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Life Claim Settlement Practices

One of the more important things a person can do during their lifetime is to purchase a life insurance policy to cover final death expenses and possibly even leave a monetary benefit to their heirs.  However, there are times when a policy purchased years earlier goes unnoticed and unclaimed following the policyholder’s death.

In 2009, a Florida market conduct investigation revealed that life insurance companies were using the Social Security Administration’s Death Master File to stop paying a deceased person’s annuity, but not using it to search for beneficiaries of a life insurance policy and initiate an investigation as to whether benefits were due.

This action ultimately led to Florida’s Office of Insurance Regulation (Office), through a joint effort with Chief Financial Officer Jeff Atwater and Attorney General Pam Bondi, being the first insurance regulator in the nation to enter into a regulatory settlement agreement requiring corrective actions pertaining to claims settlement practices and the reporting and remitting of unclaimed property.

It was also the catalyst for the creation of a multi-state task force with the National Association of Insurance Commissioners (NAIC), chaired by Florida Commissioner Kevin McCarty, to guide and coordinate the national multi-state examination process. Public hearings were held in Florida and California to probe into company business practices.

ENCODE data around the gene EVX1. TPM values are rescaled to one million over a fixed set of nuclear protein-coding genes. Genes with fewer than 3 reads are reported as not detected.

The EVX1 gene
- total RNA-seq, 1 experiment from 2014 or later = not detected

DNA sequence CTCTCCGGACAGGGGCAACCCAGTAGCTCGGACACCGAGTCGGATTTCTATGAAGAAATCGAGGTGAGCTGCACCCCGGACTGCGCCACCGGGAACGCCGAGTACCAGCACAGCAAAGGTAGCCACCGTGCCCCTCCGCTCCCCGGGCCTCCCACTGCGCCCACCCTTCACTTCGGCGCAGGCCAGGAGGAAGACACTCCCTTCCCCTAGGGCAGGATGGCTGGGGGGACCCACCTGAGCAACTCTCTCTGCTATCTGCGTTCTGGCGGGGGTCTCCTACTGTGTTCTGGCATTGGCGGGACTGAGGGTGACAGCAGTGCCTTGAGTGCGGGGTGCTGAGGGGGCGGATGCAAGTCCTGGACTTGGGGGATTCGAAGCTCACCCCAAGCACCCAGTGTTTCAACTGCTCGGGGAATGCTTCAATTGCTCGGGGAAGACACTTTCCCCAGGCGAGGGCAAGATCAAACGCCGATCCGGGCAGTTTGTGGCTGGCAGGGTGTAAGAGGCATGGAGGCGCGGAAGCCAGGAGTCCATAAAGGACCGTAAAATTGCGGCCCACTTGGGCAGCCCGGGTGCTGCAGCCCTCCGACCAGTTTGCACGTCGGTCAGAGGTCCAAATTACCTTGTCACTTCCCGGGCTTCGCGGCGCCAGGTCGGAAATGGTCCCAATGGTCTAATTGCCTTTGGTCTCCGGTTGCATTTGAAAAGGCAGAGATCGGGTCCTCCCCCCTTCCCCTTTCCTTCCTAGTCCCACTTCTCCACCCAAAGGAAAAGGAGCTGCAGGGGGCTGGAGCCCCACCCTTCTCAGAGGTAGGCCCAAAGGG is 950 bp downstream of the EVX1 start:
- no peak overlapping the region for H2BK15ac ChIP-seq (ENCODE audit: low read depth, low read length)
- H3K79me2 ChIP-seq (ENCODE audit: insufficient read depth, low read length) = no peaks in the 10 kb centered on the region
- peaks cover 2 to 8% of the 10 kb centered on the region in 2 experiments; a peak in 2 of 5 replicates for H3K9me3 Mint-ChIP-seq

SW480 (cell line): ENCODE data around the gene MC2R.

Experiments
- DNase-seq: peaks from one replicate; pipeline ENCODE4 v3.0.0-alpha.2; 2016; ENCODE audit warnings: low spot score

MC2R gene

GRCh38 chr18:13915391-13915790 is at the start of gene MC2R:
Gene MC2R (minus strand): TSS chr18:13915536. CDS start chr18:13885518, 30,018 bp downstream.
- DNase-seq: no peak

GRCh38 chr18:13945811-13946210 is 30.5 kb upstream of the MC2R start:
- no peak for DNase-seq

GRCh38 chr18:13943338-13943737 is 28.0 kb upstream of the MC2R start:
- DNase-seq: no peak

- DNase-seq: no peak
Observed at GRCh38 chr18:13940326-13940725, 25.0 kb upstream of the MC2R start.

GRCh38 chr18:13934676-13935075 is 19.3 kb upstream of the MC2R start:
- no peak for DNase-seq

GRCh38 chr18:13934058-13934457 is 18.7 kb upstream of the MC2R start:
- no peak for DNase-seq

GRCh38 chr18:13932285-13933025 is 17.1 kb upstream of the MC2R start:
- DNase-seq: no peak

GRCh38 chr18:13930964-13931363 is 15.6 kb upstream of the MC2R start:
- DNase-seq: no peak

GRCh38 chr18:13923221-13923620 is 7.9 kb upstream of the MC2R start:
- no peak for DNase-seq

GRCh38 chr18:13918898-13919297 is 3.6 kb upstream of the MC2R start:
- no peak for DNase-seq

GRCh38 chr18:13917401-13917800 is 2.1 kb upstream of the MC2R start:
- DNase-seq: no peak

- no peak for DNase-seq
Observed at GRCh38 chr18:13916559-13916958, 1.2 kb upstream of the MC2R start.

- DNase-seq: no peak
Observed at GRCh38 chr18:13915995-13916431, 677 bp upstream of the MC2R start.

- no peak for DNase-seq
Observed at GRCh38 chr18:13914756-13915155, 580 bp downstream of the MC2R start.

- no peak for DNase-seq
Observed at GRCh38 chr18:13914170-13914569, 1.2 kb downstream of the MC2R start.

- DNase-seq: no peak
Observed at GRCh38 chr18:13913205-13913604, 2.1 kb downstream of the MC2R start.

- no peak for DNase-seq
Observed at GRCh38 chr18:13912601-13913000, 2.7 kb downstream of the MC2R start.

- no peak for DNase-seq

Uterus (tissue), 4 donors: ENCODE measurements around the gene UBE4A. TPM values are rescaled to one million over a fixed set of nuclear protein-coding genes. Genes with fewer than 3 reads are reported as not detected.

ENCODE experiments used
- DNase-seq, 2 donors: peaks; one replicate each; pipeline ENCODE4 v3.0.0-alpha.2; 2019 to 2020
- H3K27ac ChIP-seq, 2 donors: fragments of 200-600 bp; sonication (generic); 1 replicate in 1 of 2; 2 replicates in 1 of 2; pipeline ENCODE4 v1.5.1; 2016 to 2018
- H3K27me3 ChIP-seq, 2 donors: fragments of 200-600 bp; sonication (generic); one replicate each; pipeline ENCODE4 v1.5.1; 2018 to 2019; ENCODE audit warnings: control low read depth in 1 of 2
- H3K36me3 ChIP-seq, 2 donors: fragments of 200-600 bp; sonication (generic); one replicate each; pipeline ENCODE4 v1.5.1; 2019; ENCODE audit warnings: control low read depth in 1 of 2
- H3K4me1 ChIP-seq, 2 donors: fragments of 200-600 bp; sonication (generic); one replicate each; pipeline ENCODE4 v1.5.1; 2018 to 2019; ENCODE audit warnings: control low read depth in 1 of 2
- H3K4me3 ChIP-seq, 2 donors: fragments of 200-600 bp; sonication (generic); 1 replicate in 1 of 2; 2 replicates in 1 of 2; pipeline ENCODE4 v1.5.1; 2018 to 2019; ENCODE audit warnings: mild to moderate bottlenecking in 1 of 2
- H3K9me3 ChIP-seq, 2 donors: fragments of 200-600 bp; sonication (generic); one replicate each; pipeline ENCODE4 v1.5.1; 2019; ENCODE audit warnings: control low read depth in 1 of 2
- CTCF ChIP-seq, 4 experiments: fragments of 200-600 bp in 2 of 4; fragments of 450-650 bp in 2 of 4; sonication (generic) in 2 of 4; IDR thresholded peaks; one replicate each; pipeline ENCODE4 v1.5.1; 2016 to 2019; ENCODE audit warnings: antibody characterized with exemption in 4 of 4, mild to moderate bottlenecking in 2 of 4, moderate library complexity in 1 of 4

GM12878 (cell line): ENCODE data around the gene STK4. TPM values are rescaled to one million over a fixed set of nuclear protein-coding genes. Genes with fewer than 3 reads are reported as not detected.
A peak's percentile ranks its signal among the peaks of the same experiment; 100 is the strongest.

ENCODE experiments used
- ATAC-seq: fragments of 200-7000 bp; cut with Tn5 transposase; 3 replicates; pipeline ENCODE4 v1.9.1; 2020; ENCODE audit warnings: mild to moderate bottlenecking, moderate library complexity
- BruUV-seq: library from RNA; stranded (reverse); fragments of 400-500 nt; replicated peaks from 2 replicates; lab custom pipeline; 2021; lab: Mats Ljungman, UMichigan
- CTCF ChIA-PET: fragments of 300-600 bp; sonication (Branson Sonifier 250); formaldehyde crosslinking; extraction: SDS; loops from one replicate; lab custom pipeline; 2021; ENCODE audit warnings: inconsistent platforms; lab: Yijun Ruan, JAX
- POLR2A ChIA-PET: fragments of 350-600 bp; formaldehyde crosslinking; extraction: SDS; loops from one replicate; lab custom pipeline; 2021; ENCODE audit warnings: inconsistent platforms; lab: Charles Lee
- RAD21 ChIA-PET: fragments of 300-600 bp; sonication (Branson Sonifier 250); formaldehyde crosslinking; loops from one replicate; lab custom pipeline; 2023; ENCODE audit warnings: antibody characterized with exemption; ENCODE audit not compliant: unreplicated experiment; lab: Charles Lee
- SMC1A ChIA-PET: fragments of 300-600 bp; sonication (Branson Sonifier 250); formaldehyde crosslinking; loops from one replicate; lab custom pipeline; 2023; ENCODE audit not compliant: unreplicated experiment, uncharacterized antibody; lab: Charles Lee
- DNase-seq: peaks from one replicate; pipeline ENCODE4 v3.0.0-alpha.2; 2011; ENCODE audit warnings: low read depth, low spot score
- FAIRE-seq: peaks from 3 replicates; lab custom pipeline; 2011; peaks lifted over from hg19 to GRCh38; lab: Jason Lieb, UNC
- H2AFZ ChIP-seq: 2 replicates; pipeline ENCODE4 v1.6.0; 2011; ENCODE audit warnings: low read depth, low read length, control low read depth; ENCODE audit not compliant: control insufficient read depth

The results of this national investigation have caused a paradigm shift in the way the entire industry operates and changed protocols for how they conduct searches to locate a beneficiary.

The states of Florida, California, Illinois, North Dakota, New Hampshire and Pennsylvania are serving as lead states for examinations of the 40 largest insurance groups, which comprise more than 92% of the market for life and annuity products nationwide.

To date, Florida has regulatory settlement agreements with 14 life insurance companies: John Hancock, Prudential, Met Life, AIG, Nationwide, TIAA-CREF, ING, Transamerica, New York Life, Aviva, Midland, Lincoln, Genworth and Sun Life Companies. Parallel settlements with state controllers and state treasurers require the insurers to remit current unclaimed benefits to the states. Nationally, the life claim settlement agreements have resulted in returning over $1 billion to beneficiaries directly by the companies and over $1.7 billion being delivered to the states, who continue efforts aimed at locating and paying the beneficiaries.

Florida Consumer Recovery Amounts:

There are two ways the identified property and/or funds are being returned to Florida consumers:

  1. Directly from the life insurance company through improved internal search processes imposed as part of the regulatory settlement agreements; and,

  2. Through Florida's Department of Financial Services' Bureau of Unclaimed Property -- the insurance company remits property to the state when they are unsuccessful at locating a beneficiary. Families may then search the website for a loved one's name to see if there is unclaimed property available to collect.

    More than $59 million in property has been identified and remitted to the DFS Bureau of Unclaimed Property by life insurers as part of the regulatory settlement agreements with more than $2 million already claimed by Florida consumers.

Florida's Regulatory Life Claims Settlement Agreements (Link)

Additional Resources: